Survey shows diversity of job arrangements

Updated November 12 2009 - The Australian Bureau of Statistics (ABS) conducts six-yearly surveys on the diversity of working and superannuation arrangements. The most recent survey, conducted between April and July 2007, shows that almost a fifth of Australian jobholders regarded their job as casual. Just over 40% of these 'self-identified casuals' were working a set number of days every week - and most were happy with their working patterns.

The percentage of 'traditional' workers - working for an employer, having some paid leave entitlement and not on a fixed-term contract - is down to just over half of all jobholders (55%). This compares with 22% owner managers and the (almost) 20% of of self-identified casuals.

Detailed findings

Examining the 4.8 million 'traditional' employees:
- 86% had full-time jobs
- 68% were satisfied with the number of hours in their usual working week
- 13% normally worked over 50 hours a week, with 30% of these saying they would prefer to work fewer hours
- 15% of the respondents with full-time jobs and 24% with part-time jobs said they would prefer to work more hours for more pay
- almost three quarters of respondents worked a five-day week
- 84% worked a set number of days per week, fortnight or month with three quarters of these preferring their current working pattern.

1.6 million people classified as self-identified casuals. These are employees (excluding owner managers of incorporated enterprises) without entitlements to both paid sick and paid holiday leave, and who identified themselves as being in a casual job:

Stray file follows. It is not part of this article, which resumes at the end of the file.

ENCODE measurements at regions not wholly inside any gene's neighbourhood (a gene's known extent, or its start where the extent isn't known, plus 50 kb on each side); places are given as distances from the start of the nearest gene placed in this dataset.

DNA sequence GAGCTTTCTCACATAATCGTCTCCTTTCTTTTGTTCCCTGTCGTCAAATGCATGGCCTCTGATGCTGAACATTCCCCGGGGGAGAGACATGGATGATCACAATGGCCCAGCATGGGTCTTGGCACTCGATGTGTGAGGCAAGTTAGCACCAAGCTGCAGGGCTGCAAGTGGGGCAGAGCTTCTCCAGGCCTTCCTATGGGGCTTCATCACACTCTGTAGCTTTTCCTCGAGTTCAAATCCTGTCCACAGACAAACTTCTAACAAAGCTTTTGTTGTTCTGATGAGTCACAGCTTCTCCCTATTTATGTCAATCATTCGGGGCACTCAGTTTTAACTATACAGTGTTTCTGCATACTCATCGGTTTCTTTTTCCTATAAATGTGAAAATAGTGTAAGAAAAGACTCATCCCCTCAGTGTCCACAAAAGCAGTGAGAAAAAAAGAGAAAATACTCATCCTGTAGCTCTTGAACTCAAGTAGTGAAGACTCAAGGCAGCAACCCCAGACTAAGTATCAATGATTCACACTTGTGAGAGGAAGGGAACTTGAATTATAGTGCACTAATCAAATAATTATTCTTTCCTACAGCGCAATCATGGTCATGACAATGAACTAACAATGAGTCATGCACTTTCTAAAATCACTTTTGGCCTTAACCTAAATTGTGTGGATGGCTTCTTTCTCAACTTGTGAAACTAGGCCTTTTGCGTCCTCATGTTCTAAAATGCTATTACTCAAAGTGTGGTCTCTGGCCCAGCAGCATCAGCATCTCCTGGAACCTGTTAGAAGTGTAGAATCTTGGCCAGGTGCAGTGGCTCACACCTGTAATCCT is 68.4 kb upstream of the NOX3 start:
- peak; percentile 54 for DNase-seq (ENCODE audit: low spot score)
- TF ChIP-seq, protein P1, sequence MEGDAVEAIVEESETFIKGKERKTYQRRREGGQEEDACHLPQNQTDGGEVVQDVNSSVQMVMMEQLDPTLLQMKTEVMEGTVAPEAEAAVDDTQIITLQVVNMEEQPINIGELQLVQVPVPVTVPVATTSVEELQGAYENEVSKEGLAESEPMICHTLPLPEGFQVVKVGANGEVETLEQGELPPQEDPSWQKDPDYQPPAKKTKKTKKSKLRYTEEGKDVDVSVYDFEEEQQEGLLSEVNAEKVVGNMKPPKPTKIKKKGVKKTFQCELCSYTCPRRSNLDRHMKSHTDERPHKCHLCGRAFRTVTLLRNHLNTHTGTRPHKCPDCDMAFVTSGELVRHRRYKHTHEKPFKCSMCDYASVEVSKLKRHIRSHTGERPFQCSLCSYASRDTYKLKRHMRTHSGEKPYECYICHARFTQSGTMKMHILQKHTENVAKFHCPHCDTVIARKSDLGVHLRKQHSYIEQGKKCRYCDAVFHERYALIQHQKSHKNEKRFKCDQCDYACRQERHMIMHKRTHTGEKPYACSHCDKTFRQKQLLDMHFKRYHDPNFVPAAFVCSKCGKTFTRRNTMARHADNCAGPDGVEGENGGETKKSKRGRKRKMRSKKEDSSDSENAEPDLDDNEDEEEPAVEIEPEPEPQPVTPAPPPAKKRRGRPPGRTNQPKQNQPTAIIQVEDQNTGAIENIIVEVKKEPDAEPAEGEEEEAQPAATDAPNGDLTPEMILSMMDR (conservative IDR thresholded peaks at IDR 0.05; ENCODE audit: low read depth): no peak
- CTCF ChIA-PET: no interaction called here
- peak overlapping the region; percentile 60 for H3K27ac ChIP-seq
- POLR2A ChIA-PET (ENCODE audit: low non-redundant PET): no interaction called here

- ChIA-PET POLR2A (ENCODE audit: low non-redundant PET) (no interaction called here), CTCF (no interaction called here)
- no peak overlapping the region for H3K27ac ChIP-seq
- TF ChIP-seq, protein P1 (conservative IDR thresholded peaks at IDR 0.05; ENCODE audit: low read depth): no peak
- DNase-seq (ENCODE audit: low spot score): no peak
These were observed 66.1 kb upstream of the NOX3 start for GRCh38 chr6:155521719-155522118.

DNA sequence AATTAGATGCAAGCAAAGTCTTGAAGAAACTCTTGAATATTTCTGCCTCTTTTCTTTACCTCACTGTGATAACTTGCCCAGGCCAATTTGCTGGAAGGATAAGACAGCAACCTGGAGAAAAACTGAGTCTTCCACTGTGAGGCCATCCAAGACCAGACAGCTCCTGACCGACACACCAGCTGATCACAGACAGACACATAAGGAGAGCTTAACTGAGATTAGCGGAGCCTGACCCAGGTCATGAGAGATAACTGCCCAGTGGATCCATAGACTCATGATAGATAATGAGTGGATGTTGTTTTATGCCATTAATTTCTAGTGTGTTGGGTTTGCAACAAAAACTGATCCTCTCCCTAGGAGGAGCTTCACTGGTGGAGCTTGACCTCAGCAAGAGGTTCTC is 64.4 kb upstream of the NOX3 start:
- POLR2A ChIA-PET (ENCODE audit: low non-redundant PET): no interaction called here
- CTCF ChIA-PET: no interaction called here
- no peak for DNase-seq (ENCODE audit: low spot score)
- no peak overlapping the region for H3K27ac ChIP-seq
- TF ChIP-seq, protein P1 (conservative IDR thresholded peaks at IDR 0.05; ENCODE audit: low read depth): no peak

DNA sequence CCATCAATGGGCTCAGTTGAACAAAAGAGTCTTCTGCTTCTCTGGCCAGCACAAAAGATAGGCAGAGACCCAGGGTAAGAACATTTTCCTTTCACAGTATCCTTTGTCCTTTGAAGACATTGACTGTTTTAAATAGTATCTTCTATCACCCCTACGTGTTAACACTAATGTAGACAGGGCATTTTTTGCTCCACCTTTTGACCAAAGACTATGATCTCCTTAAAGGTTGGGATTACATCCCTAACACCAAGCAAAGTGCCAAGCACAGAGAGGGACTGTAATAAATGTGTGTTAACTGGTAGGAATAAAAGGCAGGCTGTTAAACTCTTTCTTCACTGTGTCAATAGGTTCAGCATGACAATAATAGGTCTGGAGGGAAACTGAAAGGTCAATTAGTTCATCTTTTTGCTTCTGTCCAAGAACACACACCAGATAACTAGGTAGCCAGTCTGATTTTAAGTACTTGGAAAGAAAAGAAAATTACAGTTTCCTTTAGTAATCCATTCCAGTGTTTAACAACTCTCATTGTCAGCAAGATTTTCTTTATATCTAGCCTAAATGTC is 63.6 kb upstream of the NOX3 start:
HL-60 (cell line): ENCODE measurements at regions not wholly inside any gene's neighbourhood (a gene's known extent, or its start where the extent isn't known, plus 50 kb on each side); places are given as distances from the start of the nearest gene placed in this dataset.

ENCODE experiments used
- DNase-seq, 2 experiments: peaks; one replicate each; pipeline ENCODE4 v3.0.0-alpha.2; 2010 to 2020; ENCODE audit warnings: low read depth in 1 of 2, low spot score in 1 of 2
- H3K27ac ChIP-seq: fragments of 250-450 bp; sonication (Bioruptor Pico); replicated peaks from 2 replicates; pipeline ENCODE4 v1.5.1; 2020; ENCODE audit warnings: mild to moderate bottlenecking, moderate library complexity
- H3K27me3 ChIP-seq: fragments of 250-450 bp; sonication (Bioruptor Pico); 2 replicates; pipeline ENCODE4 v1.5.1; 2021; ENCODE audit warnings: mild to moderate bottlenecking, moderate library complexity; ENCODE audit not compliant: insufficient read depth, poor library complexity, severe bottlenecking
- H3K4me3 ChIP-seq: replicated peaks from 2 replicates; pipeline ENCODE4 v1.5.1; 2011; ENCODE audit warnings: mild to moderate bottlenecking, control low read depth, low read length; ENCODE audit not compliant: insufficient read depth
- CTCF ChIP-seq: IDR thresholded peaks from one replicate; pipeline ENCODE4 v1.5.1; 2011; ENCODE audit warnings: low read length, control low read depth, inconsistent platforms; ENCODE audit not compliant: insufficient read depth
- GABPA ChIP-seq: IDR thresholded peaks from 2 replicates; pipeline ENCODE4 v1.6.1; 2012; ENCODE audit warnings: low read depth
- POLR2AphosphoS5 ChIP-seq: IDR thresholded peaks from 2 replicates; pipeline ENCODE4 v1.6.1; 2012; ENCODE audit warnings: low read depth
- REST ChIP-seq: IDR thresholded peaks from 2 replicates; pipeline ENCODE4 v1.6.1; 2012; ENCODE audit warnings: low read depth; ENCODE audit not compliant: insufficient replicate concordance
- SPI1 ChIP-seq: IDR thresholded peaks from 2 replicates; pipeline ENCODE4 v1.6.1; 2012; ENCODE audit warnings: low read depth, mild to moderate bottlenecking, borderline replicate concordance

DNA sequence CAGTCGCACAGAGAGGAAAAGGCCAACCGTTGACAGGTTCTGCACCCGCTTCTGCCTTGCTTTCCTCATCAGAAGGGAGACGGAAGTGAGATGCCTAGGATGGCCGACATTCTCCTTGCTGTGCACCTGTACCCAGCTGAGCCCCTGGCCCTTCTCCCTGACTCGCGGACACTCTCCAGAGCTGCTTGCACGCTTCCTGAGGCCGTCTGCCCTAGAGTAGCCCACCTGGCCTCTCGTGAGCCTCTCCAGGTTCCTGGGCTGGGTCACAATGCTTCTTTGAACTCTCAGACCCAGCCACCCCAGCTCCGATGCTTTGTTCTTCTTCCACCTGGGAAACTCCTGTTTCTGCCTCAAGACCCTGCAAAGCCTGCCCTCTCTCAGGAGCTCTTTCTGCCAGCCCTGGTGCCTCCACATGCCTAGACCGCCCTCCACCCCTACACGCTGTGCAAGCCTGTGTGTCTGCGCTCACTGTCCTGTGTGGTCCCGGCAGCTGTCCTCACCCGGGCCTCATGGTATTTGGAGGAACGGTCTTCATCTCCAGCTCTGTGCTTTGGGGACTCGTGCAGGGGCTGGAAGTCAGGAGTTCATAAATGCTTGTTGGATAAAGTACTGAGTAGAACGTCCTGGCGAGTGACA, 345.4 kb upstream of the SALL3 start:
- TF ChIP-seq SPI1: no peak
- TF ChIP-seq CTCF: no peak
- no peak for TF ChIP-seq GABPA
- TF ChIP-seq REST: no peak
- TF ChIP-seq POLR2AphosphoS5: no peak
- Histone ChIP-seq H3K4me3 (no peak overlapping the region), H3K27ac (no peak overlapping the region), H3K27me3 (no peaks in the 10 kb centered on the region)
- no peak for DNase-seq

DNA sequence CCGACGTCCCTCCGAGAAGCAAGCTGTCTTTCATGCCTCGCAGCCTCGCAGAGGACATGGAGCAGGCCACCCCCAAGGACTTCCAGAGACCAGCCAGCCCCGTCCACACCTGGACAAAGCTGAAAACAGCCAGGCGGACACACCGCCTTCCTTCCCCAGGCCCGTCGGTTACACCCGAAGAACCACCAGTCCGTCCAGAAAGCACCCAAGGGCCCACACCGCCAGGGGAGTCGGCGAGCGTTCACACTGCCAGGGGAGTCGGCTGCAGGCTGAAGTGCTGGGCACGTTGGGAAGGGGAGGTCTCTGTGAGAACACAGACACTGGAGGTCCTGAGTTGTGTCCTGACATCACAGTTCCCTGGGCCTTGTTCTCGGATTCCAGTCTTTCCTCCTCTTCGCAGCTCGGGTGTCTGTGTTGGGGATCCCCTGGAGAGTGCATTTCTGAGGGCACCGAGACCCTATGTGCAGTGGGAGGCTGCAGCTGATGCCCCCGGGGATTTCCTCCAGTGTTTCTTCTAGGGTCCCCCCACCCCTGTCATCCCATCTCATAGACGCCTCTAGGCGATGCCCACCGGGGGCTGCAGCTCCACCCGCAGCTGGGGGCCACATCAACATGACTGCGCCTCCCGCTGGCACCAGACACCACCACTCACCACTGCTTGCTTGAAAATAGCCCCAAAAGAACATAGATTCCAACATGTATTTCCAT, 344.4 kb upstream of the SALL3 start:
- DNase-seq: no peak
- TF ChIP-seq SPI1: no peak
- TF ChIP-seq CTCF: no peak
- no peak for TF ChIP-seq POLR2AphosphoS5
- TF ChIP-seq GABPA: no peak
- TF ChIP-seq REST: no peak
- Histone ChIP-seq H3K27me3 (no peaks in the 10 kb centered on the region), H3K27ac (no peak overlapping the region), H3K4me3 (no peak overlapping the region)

- many were young
- 41% were aged under 25 years
- more than three quarters of those aged 15-19 years were full-time students
- more than 75% were working fewer than 35 hours a week (44% worked 15 hours or less a week)
- almost 40% indicated a preference to work more hours for more pay.

1.9 million jobholders working in their own business, i.e. owner managers
- 30% were working on a contract basis
- 54% were working a set number of days each week
- many owner managers were working long hours, with 18% normally working 50-60 hours per week, and another 18% working over 60 hours a week.


94% of 'traditional' employees aged 15-54 said their employer contributed to their superannuation. This compares with only 58% of self-identified casuals. At least part of the explanation of this difference may be due to the fact that employers are not obliged to contribute for employees aged under 18 working few hours. Many self-identified casuals come within this category.

36% of 'traditional' employees made personal contributions to their superannuation This compares with just 6% of self-identified casuals. ABS suggests that this may be due to their younger age, fewer hours worked and lower earnings. In fact, the proportion of people making personal superannuation contributions increased with age, from 7% of those aged 15-24 years to 39% of those aged 45-54 years.

For jobholders aged 15-54, two main reasons were given as to why some did not make personal contributions to superannuation: that they could not afford to (38%) or they were not interested or had not thought about it (18%).

Details are in the publication Employment Arrangements and Superannuation, Australia, April to July 2007, Australian Bureau of Statistics (Cat. No. 6361.0) available from ABS bookshops.